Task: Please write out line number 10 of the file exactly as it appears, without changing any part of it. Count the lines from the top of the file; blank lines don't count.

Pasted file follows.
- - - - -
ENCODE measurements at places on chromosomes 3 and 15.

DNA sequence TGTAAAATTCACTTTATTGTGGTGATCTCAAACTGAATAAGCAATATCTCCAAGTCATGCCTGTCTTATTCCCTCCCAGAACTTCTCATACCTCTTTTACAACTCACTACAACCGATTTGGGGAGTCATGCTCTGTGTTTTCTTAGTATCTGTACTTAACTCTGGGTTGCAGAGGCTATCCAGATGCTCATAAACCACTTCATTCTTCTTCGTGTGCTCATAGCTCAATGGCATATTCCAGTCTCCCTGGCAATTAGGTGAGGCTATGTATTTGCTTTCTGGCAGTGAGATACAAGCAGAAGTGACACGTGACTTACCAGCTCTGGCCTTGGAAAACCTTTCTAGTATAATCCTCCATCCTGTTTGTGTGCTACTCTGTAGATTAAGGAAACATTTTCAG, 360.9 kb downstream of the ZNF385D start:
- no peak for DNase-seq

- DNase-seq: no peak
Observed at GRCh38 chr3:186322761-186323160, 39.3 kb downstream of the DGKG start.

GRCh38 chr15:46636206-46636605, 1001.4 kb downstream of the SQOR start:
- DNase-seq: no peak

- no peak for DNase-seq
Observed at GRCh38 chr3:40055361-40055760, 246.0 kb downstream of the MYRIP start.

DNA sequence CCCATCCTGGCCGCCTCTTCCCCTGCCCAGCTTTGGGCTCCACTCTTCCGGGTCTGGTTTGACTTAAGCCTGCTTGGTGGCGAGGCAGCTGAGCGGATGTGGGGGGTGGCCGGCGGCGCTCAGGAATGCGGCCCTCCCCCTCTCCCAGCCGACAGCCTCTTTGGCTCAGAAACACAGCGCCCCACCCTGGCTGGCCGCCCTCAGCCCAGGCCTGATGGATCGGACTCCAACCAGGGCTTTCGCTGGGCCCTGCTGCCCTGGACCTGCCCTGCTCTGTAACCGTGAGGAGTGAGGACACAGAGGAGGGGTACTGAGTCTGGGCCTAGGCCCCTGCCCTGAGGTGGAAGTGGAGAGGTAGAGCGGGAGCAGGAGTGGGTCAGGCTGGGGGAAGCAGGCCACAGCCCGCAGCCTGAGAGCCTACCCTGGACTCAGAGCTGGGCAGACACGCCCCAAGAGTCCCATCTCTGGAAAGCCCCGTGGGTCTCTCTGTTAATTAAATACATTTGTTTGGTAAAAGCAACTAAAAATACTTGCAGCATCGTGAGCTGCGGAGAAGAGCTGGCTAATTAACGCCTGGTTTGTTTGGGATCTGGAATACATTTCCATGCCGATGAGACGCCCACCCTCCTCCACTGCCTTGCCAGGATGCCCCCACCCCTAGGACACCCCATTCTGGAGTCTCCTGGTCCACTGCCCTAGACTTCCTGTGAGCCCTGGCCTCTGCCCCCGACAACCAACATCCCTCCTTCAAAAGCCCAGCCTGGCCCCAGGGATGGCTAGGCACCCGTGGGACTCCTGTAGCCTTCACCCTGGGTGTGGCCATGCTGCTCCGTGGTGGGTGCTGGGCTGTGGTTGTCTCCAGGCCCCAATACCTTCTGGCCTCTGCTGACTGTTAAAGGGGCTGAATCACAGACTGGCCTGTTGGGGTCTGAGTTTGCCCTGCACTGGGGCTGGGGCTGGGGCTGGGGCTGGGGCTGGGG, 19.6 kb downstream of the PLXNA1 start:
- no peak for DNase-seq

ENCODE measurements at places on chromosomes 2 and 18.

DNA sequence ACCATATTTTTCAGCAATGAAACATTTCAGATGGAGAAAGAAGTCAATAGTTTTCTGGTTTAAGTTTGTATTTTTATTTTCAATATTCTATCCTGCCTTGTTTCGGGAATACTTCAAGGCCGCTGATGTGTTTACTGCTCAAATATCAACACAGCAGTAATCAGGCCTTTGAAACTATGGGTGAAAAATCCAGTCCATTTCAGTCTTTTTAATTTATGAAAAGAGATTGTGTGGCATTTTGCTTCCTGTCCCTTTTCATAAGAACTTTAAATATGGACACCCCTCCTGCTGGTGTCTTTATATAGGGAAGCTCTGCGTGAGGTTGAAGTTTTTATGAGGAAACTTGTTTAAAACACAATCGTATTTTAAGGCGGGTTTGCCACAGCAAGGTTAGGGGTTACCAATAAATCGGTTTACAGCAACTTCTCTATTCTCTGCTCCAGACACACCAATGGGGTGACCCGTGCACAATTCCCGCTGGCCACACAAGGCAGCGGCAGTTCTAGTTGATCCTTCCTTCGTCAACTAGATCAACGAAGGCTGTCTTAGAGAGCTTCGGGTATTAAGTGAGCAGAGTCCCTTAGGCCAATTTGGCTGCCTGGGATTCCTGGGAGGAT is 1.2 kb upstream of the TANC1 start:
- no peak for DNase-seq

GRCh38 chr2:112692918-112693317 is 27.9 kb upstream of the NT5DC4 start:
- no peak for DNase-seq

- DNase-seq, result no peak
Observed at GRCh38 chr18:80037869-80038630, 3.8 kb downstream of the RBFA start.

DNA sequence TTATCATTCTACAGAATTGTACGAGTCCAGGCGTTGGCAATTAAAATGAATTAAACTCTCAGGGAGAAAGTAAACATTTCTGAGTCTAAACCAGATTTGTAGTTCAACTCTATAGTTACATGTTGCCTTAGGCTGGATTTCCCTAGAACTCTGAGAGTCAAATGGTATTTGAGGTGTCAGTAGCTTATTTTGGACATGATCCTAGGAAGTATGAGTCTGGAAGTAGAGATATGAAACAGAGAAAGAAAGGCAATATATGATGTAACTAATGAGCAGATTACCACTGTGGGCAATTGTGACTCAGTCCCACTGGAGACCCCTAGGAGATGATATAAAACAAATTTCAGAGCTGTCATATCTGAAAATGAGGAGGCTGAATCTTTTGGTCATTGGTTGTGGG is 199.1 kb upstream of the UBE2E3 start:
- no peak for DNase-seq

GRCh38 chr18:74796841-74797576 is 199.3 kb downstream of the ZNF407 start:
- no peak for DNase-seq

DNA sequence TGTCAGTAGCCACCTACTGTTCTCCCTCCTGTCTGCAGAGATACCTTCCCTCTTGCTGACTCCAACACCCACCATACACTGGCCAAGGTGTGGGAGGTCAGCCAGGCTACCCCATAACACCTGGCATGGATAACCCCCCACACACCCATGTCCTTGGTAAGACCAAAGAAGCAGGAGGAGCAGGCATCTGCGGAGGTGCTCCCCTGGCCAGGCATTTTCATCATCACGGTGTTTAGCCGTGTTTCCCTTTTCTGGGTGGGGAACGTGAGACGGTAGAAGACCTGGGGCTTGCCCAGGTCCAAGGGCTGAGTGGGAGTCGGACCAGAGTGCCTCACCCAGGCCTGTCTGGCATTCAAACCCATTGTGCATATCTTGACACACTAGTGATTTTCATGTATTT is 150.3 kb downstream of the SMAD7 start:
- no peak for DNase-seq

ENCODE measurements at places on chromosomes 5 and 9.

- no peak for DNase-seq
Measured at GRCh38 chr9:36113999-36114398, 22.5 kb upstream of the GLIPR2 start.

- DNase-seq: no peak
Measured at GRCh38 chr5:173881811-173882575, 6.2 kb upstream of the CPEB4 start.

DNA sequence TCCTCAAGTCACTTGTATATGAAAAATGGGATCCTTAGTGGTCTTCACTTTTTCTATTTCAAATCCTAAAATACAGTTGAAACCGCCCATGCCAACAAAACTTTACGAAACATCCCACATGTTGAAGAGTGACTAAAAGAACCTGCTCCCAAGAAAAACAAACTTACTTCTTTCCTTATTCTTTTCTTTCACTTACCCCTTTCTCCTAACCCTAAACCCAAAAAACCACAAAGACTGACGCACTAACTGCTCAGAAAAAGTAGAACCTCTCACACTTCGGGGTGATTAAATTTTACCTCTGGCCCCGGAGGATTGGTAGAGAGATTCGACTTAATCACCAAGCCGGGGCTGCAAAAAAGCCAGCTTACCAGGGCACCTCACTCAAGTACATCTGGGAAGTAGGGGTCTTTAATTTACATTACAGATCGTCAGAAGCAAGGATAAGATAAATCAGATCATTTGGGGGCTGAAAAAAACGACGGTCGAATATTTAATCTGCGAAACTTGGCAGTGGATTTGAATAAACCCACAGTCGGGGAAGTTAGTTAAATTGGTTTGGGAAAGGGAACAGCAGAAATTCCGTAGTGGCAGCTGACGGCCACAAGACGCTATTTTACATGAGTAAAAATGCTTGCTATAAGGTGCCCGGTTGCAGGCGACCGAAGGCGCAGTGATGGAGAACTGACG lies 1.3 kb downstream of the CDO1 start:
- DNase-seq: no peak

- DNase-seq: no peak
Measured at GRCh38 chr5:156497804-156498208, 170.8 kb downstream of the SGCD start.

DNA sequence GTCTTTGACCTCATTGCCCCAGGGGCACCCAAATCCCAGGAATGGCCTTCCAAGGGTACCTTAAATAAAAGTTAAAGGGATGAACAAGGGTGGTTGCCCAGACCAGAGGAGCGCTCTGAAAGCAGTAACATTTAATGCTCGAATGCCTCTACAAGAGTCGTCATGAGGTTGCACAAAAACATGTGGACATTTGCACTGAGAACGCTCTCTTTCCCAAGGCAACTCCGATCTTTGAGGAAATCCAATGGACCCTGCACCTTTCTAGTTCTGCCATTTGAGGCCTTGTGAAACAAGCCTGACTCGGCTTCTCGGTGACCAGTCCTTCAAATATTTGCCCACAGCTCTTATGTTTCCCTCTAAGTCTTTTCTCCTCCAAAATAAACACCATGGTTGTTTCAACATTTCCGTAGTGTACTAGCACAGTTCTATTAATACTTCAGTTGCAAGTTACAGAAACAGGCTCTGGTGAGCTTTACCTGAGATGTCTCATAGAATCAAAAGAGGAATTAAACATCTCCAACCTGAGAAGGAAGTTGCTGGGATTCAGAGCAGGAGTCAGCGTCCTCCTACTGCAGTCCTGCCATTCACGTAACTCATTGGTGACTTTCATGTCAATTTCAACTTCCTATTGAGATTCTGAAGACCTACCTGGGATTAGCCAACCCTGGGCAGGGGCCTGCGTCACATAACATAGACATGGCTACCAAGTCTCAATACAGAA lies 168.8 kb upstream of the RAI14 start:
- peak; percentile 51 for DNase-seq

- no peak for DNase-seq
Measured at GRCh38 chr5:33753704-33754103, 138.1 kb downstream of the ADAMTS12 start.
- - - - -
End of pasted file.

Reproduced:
DNA sequence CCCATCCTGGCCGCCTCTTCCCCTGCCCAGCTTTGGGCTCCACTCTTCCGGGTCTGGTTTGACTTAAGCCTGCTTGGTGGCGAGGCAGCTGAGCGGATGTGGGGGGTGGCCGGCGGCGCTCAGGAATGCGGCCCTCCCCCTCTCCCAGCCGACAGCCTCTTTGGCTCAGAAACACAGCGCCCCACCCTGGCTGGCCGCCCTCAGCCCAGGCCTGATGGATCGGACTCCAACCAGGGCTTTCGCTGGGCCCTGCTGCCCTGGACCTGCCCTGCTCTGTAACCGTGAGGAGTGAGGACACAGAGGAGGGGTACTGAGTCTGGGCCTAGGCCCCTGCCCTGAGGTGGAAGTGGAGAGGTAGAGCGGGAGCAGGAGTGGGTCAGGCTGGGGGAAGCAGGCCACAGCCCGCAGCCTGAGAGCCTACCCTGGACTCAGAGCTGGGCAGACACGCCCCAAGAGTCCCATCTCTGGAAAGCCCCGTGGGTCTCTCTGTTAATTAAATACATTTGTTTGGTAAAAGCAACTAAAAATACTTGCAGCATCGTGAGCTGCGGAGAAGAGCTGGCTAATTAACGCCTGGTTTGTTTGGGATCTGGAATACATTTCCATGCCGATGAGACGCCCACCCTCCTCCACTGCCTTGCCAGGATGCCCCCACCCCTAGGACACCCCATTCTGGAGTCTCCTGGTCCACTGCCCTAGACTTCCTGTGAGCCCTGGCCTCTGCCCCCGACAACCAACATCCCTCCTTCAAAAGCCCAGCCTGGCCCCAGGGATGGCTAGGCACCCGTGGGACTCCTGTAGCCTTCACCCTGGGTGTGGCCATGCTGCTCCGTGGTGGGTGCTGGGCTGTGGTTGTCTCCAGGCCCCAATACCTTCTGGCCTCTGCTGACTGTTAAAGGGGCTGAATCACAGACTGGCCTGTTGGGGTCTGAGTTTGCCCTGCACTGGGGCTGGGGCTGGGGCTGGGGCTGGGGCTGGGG, 19.6 kb downstream of the PLXNA1 start: